why does the following not work (Table isn't plugging in values for k):

m = 3;    
n = 5;
SparseArray[Table[{i_, j_} /; j == i + k n -> 1, {k, 0, m - 1}], {n, m (n + 1)}]

instead one seemingly has to jump through hoops and do:

SparseArray[Table[{i_, j_} /; j == i + k n -> 1 /. {k -> t}, {t, 0, m - 1}], {n, m (n + 1)}]
  • $\begingroup$ If speed on large creation is important, methods posted so far can be handily beat, look at using ArrayPad on an appropriate base... $\endgroup$
    – ciao
    Apr 30, 2015 at 19:20

2 Answers 2


Condition (/;) has attribute HoldAll, so j == i + k n is not evaluated and the value of k never gets there. Rule is not held, so t in {k -> t} is evaluated before replacing k in the Condition.

But it turns out you don't actually need the Table here, you can do something like:

 SparseArray[{i_, j_} /; (i == Mod[j, n, 1] && j <= m n) -> 1, {n, m (n + 1)}]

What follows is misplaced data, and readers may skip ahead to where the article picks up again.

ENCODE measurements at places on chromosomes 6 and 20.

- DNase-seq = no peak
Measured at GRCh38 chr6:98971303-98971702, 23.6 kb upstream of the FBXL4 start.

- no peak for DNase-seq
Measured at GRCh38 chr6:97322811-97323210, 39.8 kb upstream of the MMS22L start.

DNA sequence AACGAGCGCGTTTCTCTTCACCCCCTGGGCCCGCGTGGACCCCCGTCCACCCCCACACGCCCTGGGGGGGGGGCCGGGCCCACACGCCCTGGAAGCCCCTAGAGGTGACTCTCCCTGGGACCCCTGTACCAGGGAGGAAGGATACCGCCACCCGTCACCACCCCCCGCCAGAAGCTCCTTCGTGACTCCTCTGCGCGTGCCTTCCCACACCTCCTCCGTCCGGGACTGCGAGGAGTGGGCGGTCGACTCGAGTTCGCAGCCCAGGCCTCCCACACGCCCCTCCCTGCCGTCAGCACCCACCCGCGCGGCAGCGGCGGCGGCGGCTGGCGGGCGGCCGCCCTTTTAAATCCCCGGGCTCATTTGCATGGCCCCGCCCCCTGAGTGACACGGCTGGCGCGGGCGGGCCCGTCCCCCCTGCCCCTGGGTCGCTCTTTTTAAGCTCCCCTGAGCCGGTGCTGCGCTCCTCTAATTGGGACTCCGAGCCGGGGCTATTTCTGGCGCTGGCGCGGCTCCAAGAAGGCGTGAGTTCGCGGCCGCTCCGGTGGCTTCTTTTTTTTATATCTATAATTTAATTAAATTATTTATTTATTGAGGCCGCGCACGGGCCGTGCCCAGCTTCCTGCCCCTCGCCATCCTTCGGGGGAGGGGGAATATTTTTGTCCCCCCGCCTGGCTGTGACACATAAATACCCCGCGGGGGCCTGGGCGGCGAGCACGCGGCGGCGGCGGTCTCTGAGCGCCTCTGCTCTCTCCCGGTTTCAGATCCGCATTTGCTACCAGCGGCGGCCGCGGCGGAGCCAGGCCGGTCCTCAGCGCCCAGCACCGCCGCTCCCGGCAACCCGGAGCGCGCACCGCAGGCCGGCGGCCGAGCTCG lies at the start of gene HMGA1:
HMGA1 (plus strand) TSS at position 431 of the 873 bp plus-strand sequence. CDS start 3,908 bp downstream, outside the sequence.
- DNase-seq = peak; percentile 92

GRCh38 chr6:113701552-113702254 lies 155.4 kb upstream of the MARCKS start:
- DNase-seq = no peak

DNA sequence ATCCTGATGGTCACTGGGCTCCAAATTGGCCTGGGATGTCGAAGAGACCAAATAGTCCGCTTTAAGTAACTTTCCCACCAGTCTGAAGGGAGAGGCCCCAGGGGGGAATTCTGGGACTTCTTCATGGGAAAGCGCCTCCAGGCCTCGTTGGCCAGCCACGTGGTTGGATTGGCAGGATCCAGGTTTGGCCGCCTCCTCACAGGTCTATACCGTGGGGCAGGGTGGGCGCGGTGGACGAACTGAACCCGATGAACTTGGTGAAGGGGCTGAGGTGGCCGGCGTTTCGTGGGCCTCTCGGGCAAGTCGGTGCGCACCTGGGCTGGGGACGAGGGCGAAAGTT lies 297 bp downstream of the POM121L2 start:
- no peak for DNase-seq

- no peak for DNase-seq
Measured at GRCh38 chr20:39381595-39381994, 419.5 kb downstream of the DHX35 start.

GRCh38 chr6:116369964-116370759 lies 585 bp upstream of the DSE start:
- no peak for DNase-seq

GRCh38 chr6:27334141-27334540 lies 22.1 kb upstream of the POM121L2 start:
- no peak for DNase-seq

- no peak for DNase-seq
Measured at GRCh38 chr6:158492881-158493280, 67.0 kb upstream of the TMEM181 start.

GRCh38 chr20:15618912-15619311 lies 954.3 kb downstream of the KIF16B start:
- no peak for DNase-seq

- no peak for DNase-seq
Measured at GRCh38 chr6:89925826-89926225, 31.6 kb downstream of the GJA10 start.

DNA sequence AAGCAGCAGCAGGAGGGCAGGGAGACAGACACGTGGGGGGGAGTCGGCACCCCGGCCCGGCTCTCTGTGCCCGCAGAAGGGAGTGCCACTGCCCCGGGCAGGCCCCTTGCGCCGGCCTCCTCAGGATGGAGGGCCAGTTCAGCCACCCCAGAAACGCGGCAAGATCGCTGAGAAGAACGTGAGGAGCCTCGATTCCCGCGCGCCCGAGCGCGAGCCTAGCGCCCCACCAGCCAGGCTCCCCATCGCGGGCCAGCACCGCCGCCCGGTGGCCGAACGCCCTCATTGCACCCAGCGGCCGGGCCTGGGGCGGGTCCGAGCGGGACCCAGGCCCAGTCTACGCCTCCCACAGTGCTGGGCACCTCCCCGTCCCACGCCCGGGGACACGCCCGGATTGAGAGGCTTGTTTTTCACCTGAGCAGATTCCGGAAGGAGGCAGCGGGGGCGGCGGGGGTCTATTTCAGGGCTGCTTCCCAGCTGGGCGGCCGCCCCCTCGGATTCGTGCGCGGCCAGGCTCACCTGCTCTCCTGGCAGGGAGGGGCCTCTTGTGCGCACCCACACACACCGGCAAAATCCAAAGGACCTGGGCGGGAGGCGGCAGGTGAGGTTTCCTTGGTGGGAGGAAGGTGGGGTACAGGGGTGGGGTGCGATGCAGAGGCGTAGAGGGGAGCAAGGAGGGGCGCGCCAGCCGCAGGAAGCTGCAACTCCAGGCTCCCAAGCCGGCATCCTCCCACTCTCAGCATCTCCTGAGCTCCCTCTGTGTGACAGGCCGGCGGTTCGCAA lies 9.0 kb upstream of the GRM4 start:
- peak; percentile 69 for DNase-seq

This is slower than the original for large matrices through. We can replace the pattern with Band to get even faster than the original:

SparseArray[Table[Band[{1, (k - 1) n + 1}] -> 1, {k, m}], {n, m (n + 1)}]
  • $\begingroup$ looks nice, but for large m and n the mod solution seems to be considerably slower (by a factor of 50) $\endgroup$
    – Peter
    Apr 30, 2015 at 16:47
  • $\begingroup$ @Peter You're right, I guess the Mod breaks some of the optimizations so it has to loop over all of the possible {i,j} pairs? $\endgroup$ Apr 30, 2015 at 17:24

Not sure how large of m and n you deem "large", but certainly it should be obvious that creating a Table for the purposes of populating a SparseArray is, to be charitable, counterproductive (I'd use something much more colorful were an engineer working for me to do such things).

Take advantage of the sparse-aware Mathematica functions:

ArrayPad[ArrayPad[SparseArray@IdentityMatrix[{n, n}], {{0, 0}, {0, n (m - 1)}}, "Periodic"], {{0, 0}, {0, m}}]

Produces same results as yours and the current (only) answer, vastly faster (~60X faster than yours on 500x500 and well over order of magnitude faster than only answer so far). Side benefit - its sparse result needs only about 1/3 the storage compared to your method and existing answer.

N.B. The double padding is a bit faster than re-sparsifying to end dimensions...


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